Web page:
8:00 AM - My phone buzzes on my nightstand. Dozens of notifications scream for my immediate attention. Good morning, world!
8:01 AM - Oh shit, it’s Rachel’s birthday. Good thing I’ve already drafted a poetic paragraph about our friendship and Facebook automatically created a photo collage of all our good times together. I quickly post it so she knows how much I care. Facebook encourages me to wish 20 other people a happy birthday so I do, sending smileys and well wishes to faces I vaguely recognize.
8:03 AM - I see Tom posted a cat video on Rachel’s wall (how very 2015) which reminds me I haven’t RSVP’d for his housewarming party on Friday. Damn it! He already asked me twice about, not directly of course, but with a “poke”. I scan the events invite list and select “maybe.”
8:04 AM - Cooool, looks like Rachel did a birthday dinner last night and I wasn’t invited. I like the post to make a point. Sam posted a picture from his rescue dog’s Instagram account so I put three heart-eye emojis underneath (she doesn’t get many likes despite dozens of #dog hashtags, so I try to help where I can). Guess it’d be weird if I don’t like the pic of his newborn baby so I do that too. Double tap after double tap I catch up to where I left off last night.
8:07 AM - I can’t avoid emails any longer. I scroll through them quickly, something about the quarterly planning meeting and rotten risotto in the office fridge. There are invites to this meeting and that status call, subject lines like “just checking in” and “thoughts?” and “let me know ASAP.” Tom texts asking why I responded “maybe” to his party invite so I quickly change it to “yes”. I may be lying down, but my blood pressure is up.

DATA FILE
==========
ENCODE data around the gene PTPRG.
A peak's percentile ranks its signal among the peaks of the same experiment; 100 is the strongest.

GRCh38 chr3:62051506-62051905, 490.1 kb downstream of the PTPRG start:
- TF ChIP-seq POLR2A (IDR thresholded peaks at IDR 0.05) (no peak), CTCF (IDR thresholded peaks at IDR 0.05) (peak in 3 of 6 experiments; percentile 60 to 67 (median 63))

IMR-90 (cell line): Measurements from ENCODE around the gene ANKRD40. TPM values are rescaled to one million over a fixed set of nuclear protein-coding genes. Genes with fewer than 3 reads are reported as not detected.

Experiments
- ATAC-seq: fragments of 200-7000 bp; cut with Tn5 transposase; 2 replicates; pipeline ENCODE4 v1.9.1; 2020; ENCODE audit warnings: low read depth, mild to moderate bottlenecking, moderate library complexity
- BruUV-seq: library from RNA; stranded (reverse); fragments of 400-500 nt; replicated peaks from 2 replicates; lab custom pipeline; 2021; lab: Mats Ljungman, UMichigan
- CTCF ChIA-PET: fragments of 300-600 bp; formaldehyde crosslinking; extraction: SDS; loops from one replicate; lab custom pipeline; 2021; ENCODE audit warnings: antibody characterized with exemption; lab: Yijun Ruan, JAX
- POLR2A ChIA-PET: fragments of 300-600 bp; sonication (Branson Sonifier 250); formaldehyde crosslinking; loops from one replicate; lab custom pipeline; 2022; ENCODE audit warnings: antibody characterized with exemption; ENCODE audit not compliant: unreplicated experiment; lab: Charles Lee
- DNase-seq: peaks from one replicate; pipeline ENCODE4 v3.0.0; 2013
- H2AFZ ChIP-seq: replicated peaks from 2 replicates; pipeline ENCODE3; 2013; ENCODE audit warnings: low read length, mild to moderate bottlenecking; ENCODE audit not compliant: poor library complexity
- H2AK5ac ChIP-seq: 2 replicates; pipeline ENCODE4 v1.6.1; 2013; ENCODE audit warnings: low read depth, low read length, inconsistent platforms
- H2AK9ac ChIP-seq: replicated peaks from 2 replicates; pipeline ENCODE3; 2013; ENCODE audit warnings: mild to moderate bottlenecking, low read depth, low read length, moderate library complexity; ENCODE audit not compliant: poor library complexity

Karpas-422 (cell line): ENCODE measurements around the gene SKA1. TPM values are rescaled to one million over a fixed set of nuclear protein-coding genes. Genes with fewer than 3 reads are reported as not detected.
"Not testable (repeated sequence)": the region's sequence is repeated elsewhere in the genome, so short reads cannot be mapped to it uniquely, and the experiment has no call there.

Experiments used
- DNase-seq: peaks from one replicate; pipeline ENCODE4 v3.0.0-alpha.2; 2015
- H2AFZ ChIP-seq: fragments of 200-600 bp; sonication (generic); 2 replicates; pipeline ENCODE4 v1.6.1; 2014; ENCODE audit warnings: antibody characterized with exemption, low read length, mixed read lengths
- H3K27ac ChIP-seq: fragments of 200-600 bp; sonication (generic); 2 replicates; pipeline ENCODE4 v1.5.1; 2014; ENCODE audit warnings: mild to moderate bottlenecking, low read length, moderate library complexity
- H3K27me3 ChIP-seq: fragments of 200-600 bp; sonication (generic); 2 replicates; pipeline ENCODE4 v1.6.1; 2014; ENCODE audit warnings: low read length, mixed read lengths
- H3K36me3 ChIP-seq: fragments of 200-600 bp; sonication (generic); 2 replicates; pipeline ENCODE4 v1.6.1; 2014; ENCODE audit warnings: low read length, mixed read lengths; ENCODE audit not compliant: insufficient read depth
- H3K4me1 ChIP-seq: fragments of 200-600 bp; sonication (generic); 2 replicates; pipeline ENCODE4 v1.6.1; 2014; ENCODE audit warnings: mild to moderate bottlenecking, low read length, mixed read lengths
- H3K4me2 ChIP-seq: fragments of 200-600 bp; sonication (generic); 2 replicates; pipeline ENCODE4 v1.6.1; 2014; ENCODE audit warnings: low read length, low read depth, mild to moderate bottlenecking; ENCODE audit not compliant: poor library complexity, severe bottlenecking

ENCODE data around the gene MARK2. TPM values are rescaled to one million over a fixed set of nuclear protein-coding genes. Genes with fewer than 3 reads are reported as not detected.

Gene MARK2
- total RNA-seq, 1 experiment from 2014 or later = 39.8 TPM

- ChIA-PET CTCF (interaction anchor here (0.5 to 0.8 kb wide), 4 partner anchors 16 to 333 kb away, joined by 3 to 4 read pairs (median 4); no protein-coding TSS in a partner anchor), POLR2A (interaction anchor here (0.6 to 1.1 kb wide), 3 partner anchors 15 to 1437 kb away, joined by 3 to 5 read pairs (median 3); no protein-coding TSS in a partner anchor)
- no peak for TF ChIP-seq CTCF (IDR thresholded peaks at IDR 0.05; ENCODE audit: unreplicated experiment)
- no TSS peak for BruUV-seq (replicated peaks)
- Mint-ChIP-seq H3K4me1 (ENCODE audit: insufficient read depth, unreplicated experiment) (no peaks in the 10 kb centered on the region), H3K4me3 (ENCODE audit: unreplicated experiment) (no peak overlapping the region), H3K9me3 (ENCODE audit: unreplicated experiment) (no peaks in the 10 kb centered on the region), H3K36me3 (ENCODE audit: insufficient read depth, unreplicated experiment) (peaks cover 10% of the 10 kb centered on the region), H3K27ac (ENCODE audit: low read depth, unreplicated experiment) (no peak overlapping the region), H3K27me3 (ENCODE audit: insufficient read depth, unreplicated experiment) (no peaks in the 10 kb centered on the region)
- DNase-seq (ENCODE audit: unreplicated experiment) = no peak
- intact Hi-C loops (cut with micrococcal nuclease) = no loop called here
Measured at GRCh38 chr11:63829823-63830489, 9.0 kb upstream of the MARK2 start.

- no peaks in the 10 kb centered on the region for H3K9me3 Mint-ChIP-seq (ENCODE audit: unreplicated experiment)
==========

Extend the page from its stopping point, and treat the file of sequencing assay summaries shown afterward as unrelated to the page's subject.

8:10 AM: An email excitedly announces that 10 LinkedIn connections have new jobs! Looks like James finally left his agency gig for that shady healthcare startup. LinkedIn says I should send my congratulations and “endorse” them for skills. I tap the corresponding buttons bc who knows when I’ll need them to return the favor. There’s a group email about the Q2 report due EOD today and Lynn has already replied-all three times. Maybe that healthcare startup is still hiring...
8:14 AM - It’s barely morning and Meg from HR is sending messages to the “Happy Hour!” Slack group asking who’s in for drinks after work. My manager said I need to improve my team player skills, so I should probably attend. Sigh.
8:18 AM - Now another Slack message about who’s doing what for the Q3 planning meeting. Tom replies with a GIF from “The Office” (this is 2017, Tom) and I add a “laughing so hard I’m crying” emoji reaction. Just doing my part for the company culture we all value so much.
8:20 AM - Just got six snaps from Tim, who was obviously at Rachel’s birthday dinner last night. I tap through dozens of snaps and reply to each one with a selfie. The dog-face filter masks my anxious expression.
8:25 AM - Another email, this time from the IT team asking me to answer 48 questions about the company’s new infrastructure by end of today, on top of ten 360 peer interviews due at the end of the week. HR wants feedback on last month’s company retreat and team building exercises, and the survey doesn’t allow me to respond “awkward” to all questions. I’ll probably answer my 360 reviews tonight instead of going to happy hour.